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How do you prove that you own your firearm?

Puddin99

Campaign Veteran
Joined
Apr 8, 2007
Messages
394
Location
Scappoose, Oregon, USA
imported post

I've read in lots of other posts on the board (other states) that someones firearm was taken by the police and they say you can pick it up when you bring proof that you own it.

Does everyone keep their original receipt? What if you make a private purchase? What if it was given to you? How do you go about proving that your the owner of the firearm without having the original receipt?
 

JoeSparky

Centurion
Joined
Jun 20, 2008
Messages
3,623
Location
Pleasant Grove, Utah, USA
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Personally, I think the proper response is the police agency should be required to return any item seized (when no longer needed for legal purposes) to the same individual they took it from UNLESS the police can prove that it is not that individuals property or that individual is not authorized by the legitimate owner to possess same in which case they should return it to the lawful owner that they have now identified.
 

PT111

Regular Member
Joined
Jul 31, 2007
Messages
2,247
Location
, South Carolina, USA
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You bring up a good question that gets overlooked by most of us especially those that don't go in for the bill of sale deal on private transactions. Say you are walking down the street OC, a LEO walks up to you and want to see your gun. Of course you protest but then he hits you with "the gun you have has been reported stolen and we need to verify it"!!!!! You allow them to run the serial number and sure enough it comes back stolen just a few days ago. Not only that but you are arrested and carried downtown to jail. Then you find out that it was reported stolen by the person you bought it from and he has pointed you out as the person having stolen it. Now you know it is all a lie but since you didn't bother to get any kind of receipt and he has come up with a very convincing story you find yourself in big trouble.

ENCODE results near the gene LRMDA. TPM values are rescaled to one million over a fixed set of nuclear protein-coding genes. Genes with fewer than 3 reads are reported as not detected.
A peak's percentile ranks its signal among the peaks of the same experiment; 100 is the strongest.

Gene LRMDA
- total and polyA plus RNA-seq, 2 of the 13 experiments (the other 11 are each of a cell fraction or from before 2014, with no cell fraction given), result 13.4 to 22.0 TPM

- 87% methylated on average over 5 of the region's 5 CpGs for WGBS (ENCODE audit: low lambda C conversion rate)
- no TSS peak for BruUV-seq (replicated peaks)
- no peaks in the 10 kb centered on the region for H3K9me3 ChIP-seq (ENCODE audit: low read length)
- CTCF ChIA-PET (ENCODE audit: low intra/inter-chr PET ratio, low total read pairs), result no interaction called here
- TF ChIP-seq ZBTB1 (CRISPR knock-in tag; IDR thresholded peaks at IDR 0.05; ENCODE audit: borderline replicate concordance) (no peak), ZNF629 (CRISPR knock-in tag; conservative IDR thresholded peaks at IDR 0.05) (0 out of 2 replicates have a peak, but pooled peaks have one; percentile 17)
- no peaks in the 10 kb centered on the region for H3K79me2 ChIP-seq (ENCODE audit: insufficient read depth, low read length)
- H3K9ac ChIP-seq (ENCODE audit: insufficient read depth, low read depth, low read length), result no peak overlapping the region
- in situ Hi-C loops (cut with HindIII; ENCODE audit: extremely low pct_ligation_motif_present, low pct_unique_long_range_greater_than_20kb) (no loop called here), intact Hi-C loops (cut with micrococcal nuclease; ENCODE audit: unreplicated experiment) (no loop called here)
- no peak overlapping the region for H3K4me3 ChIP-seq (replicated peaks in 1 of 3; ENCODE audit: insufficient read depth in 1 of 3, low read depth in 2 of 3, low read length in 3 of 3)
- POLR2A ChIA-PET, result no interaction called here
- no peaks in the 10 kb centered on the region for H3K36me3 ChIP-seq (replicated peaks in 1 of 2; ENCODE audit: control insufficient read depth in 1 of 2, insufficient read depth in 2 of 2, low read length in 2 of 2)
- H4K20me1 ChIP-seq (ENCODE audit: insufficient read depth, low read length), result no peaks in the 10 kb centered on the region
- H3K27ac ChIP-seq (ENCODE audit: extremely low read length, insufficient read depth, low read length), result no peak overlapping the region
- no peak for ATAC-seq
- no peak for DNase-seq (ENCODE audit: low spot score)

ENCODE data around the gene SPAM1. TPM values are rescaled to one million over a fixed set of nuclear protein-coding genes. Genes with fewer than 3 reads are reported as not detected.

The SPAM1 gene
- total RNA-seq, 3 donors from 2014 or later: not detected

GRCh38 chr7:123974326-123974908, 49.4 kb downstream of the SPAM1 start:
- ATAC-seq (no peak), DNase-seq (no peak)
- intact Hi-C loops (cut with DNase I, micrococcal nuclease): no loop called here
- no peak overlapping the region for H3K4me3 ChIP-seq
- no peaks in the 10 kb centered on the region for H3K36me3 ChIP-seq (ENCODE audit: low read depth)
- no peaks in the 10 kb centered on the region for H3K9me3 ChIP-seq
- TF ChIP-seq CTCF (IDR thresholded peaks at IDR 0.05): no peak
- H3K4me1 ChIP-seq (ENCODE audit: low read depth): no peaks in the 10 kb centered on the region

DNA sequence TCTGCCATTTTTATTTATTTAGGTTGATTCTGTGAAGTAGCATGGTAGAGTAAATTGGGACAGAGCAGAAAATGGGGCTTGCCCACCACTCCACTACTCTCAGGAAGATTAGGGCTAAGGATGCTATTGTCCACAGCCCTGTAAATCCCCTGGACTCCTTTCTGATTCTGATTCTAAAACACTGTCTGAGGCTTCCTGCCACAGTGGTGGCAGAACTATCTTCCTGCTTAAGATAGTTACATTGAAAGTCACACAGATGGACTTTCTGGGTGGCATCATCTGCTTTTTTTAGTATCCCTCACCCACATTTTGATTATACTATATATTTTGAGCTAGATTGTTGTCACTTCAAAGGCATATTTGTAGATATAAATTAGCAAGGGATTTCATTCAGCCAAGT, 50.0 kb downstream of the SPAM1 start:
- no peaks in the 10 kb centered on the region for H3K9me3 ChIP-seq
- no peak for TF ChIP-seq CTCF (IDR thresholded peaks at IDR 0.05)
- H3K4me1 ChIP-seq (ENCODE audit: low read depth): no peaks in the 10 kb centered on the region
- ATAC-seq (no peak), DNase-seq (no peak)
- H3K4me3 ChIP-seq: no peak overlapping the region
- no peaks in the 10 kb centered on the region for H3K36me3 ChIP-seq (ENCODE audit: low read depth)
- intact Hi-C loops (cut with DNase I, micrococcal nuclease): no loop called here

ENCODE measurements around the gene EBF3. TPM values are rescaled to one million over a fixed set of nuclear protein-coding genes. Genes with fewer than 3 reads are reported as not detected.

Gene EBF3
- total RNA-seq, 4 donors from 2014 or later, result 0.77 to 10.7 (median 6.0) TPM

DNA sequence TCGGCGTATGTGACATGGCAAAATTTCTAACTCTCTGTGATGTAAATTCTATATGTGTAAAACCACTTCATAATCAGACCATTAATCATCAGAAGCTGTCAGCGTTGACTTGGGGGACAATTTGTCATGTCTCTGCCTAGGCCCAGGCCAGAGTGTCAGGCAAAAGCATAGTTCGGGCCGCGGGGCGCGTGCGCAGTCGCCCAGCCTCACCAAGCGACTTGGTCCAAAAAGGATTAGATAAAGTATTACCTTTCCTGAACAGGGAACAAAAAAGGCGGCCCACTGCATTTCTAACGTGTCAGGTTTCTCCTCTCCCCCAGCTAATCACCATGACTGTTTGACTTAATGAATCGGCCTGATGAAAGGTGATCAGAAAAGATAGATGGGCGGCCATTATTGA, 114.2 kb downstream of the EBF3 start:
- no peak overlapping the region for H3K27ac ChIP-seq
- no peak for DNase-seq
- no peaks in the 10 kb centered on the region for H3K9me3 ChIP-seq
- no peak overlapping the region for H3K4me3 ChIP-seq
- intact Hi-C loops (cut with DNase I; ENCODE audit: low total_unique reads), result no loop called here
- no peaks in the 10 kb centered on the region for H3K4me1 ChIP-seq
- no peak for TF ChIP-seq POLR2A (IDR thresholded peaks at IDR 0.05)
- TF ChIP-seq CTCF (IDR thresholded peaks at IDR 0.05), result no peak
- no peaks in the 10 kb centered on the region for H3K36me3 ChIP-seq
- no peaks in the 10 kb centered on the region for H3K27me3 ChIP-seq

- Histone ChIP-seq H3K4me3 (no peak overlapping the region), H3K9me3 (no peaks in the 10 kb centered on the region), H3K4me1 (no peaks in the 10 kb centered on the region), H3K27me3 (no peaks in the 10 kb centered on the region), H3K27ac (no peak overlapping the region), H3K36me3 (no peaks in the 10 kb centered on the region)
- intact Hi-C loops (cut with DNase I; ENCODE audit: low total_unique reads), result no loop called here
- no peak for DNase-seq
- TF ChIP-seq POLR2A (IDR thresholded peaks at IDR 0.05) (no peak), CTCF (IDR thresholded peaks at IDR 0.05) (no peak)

How about even if you had bought it from a FFL but you can't find your paperwork and someone claims it is theirs. All this might be unlikely but so is most people ever having to use their guns in defense.
 

Teddybearfrmhell

Regular Member
Joined
Mar 12, 2010
Messages
348
Location
Cottage Grove, Oregon, USA
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your handgun is NOT your only weapon for self defense..... some people also use common sense.

get a bill of sale, KEEP the bill of sale..... KNOW who you are buying from. since it it legal for private transactions here in oregun, i feel i need to protect myself and my hard earned money from douche bags. if i feel its a hinkey deal, i walk away.... i will not ever buy from anyone who will not give me valid ID.

as a former FFL dealer i keep a personal transaction log of EVERY sale and purchase. i ask for ID and copy it, i ask for a bill of sale and a reciept and i keep it in the log. i cover my ass.... i know the history of each gun i own, if only the name and ID of the former owner.

i also keep the log in a spot away from my guns so that if THEY ever come to confiscate my guns, i can burn the info. this way i have a defense in court and yet will not cause problems for anyone else if the day comes that they come to take away our guns.